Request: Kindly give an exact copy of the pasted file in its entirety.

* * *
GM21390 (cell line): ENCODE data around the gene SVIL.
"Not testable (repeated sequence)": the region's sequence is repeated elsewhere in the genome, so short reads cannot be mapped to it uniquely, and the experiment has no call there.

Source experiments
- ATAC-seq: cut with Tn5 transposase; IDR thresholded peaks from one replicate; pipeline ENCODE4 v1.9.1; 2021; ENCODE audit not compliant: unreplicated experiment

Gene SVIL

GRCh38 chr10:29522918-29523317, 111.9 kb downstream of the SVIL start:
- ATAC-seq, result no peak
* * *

GM21390 (cell line): ENCODE data around the gene SVIL.
"Not testable (repeated sequence)": the region's sequence is repeated elsewhere in the genome, so short reads cannot be mapped to it uniquely, and the experiment has no call there.

Source experiments
- ATAC-seq: cut with Tn5 transposase; IDR thresholded peaks from one replicate; pipeline ENCODE4 v1.9.1; 2021; ENCODE audit not compliant: unreplicated experiment

Gene SVIL

GRCh38 chr10:29522918-29523317, 111.9 kb downstream of the SVIL start:
- ATAC-seq, result no peak